After Epic Games released a direct payment mechanism inside Fortnite designed to bypass the App Store’s payment system, prompting Apple to remove the listing from the store, Apple responded to Epic Games’ lawsuit accusing it of anticompetitive behavior in a legal filing on Friday.
In its court filing, Apple alleges that Epic Games asked for an individual arrangement with Apple, producing three emails from Epic CEO Tim Sweeney that bolster its claim.
This is Apple’s first significant legal response to Epic Games after the dispute between the two companies spilled into the courts.
“On June 30, 2020, Epic’s CEO Tim Sweeney wrote my colleagues and me an email asking for a ‘side letter’ from Apple that would create a special deal for only Epic that would fundamentally change the way in which Epic offers apps on Apple’s iOS platform,” former Apple Senior Vice President Phil Schiller wrote in a declaration. Schiller, whose title is now Fellow, runs Apple’s App Store.
Apple said Sweeney was asking permission for Epic to bypass in-app purchases and allow Fortnite players to pay it directly. Schiller said that Sweeney emailed him the morning that Forntite changed its payment mechanism saying that it “will no longer adhere to Apple’s payment processing restrictions.”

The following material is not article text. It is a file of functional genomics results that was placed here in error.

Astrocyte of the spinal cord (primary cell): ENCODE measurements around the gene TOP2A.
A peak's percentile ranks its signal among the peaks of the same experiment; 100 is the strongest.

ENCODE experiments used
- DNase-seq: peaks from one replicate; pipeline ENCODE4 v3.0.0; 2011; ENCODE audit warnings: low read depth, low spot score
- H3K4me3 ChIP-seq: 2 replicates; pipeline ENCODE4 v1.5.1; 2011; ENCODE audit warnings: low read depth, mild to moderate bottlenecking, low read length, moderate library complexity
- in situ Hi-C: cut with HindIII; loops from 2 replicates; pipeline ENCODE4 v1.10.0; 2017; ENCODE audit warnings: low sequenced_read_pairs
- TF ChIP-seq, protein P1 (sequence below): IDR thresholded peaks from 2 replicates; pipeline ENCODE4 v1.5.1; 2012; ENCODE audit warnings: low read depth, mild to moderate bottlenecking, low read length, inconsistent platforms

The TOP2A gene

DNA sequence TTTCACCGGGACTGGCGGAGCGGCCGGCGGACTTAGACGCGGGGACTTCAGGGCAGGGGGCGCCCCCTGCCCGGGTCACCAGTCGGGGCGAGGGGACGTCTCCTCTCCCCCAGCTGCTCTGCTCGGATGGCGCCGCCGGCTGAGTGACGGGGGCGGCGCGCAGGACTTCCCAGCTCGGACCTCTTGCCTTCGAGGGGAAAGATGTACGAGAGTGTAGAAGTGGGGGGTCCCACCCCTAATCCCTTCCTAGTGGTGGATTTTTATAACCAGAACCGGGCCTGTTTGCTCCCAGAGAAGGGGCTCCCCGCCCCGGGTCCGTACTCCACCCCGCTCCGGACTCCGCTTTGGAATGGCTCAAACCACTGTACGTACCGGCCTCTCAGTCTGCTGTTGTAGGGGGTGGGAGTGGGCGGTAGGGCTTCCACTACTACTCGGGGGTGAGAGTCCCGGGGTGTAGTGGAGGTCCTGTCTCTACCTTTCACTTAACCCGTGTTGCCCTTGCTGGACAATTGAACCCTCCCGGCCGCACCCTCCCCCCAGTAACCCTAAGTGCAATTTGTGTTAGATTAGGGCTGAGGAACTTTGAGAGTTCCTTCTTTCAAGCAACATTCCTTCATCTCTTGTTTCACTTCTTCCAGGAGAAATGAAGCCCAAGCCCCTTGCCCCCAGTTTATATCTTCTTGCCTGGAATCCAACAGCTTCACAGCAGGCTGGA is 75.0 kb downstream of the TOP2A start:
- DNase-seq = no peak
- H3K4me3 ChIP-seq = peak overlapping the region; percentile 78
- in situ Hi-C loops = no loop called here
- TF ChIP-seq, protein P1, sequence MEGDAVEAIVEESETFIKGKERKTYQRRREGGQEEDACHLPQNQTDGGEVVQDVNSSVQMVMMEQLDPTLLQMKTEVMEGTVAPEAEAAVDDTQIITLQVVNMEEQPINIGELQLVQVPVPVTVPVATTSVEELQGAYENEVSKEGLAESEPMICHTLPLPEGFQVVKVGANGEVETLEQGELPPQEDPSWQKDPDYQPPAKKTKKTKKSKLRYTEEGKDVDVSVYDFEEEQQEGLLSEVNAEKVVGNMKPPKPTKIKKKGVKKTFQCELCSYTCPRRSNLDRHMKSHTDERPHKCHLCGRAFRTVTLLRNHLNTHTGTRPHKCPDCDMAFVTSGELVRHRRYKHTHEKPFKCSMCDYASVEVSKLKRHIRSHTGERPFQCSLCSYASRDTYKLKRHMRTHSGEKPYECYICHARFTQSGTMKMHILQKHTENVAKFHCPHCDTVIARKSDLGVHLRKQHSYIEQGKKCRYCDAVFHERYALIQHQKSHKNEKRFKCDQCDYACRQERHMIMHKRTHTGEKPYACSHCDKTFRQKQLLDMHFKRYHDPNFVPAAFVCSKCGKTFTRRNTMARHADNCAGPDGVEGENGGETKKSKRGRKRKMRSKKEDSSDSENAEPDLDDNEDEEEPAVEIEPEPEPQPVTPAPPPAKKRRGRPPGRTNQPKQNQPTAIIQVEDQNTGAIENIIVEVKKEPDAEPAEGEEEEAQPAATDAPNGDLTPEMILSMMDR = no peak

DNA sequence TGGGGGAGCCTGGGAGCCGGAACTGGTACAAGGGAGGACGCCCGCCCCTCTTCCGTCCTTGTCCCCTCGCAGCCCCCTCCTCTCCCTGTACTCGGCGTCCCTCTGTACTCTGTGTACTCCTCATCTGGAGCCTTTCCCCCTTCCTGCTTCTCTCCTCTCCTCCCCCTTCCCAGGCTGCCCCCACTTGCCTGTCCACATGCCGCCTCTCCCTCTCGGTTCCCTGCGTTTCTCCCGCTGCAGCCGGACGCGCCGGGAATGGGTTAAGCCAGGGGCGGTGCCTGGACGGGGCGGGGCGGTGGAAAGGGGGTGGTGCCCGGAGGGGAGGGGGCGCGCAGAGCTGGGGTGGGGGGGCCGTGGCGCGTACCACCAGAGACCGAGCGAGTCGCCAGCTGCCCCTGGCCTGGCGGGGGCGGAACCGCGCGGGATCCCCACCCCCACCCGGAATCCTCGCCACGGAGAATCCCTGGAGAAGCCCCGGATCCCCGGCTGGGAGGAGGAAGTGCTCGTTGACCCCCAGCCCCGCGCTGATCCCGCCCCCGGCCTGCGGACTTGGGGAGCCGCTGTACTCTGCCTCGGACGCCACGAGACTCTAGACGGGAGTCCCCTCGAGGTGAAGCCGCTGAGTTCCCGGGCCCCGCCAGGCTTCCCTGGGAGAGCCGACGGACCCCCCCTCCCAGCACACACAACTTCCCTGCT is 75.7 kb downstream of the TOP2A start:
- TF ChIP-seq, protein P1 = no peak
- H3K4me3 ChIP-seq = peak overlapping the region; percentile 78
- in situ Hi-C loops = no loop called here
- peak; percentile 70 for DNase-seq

Epic has asked for a temporary restraining order that would place Fortnite back on the App Store. A hearing on that order is scheduled for Monday in the Northern District of California. “In the wake of its own voluntary actions, Epic now seeks emergency relief. But the ‘emergency’ is entirely of Epic’s own making,” Apple’s lawyers said in the filing.
MacDailyNews Take: Epic Games wants all of the benefits afforded to it by Apple’s App Store for free.
Over the weekend, a hot dog vendor was kicked out of the local mall. A few weeks prior, the hot dog guy had asked the mall for special permission to sell hot dogs rent-free and was, as expected, denied. The hot dog vendor then decided to roll into the mall and start selling hot dogs, notifying the mall after the fact.
The hot dog guy just rolled his cart in there, plugged in his neon sign, and started selling hot dogs!
After getting booted, he went down the road and tried to do it at the next mall, too. They kicked him out, too. Now, he’s suing both malls for “antitrust violations.”
Plus, he’s also filing suit to force the first mall to let him roll in to sell his hot dogs whenever he wants, regardless of the mall’s retail lease terms.
Gee, wonder if he’ll win his lawsuits?